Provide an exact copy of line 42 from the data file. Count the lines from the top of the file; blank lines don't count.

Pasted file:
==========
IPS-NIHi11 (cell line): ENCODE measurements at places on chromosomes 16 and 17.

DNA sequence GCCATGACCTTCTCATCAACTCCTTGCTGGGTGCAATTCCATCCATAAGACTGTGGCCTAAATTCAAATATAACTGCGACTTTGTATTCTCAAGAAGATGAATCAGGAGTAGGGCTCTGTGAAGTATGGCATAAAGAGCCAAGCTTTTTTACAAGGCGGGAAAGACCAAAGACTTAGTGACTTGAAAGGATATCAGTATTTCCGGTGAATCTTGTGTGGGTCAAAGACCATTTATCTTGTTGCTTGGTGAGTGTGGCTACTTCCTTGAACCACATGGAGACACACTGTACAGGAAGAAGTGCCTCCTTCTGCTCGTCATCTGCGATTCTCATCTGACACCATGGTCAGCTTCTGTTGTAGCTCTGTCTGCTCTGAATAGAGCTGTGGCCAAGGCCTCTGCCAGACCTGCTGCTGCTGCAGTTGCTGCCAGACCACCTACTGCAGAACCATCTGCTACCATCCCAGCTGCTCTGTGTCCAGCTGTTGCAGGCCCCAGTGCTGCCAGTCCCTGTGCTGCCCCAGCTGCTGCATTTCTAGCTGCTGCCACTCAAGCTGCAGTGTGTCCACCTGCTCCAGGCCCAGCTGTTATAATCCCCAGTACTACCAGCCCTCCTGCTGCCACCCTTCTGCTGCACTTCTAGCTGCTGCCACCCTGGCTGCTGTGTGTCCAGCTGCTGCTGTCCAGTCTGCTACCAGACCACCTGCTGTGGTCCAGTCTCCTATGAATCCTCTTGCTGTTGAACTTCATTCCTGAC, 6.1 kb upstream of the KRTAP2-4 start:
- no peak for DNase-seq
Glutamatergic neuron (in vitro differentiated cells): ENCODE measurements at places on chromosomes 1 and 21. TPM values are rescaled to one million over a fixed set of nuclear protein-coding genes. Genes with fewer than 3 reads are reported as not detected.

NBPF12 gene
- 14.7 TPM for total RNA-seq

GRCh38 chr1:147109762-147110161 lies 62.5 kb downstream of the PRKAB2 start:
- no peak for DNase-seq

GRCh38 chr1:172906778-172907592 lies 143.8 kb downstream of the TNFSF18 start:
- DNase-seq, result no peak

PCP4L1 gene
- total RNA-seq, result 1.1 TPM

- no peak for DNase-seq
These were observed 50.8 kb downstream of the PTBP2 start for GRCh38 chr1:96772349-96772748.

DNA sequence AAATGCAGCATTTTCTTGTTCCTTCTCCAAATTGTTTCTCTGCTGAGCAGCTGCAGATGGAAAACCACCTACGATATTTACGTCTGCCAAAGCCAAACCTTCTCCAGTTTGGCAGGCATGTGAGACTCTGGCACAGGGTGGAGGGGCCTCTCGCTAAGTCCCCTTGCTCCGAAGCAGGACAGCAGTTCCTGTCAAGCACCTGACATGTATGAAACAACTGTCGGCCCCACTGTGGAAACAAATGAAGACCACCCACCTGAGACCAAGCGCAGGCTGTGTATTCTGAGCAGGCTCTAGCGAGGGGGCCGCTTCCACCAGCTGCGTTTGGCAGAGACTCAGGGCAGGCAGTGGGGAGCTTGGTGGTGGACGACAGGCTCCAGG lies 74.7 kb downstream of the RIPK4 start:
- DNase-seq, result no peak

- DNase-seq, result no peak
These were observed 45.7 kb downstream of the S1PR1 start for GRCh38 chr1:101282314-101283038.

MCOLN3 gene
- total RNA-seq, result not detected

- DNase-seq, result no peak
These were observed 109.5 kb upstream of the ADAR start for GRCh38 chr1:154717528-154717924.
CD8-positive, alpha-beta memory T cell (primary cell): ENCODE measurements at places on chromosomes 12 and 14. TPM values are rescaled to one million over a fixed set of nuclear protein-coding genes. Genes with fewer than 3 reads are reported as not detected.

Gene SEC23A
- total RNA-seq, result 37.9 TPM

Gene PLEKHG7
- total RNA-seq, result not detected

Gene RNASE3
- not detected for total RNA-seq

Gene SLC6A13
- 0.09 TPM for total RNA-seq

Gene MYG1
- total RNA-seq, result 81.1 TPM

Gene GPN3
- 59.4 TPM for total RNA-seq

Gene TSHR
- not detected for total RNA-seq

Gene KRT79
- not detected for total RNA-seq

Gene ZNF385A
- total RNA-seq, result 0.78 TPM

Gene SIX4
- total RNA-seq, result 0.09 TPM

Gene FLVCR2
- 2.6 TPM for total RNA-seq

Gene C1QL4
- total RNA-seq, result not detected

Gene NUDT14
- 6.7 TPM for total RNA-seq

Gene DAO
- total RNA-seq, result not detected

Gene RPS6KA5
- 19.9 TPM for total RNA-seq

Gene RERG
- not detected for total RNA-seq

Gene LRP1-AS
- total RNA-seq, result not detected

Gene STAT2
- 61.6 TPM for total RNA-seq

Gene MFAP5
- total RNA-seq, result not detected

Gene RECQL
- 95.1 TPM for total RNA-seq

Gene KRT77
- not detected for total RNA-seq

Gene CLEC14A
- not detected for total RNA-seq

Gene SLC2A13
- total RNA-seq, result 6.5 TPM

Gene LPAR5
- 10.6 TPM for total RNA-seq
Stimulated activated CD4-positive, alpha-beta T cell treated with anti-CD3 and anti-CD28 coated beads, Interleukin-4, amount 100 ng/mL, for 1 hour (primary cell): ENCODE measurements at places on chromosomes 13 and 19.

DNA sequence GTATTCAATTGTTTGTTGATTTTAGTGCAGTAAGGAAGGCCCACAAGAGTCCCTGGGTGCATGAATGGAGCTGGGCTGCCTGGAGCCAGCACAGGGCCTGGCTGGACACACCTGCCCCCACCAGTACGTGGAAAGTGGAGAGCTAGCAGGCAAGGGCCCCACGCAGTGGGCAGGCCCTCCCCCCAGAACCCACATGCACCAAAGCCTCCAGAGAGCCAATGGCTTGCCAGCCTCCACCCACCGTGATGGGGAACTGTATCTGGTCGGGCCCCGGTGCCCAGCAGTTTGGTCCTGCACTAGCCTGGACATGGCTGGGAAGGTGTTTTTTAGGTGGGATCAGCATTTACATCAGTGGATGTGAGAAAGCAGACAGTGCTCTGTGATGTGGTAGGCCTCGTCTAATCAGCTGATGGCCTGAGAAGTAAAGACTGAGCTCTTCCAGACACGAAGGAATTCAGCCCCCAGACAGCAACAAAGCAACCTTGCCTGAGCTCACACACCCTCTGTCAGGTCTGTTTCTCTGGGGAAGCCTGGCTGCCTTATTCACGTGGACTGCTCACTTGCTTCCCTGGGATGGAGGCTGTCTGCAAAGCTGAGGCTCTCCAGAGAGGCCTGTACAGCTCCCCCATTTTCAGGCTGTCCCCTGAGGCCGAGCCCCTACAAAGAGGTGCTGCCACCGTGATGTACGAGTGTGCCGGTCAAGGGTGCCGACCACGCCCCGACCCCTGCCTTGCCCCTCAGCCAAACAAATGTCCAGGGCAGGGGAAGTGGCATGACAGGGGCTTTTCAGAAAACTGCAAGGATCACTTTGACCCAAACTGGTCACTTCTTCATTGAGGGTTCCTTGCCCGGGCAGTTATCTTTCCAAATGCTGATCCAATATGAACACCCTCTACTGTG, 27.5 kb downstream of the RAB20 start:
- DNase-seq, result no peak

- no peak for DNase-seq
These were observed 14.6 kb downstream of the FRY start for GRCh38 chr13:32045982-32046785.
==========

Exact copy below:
Gene SIX4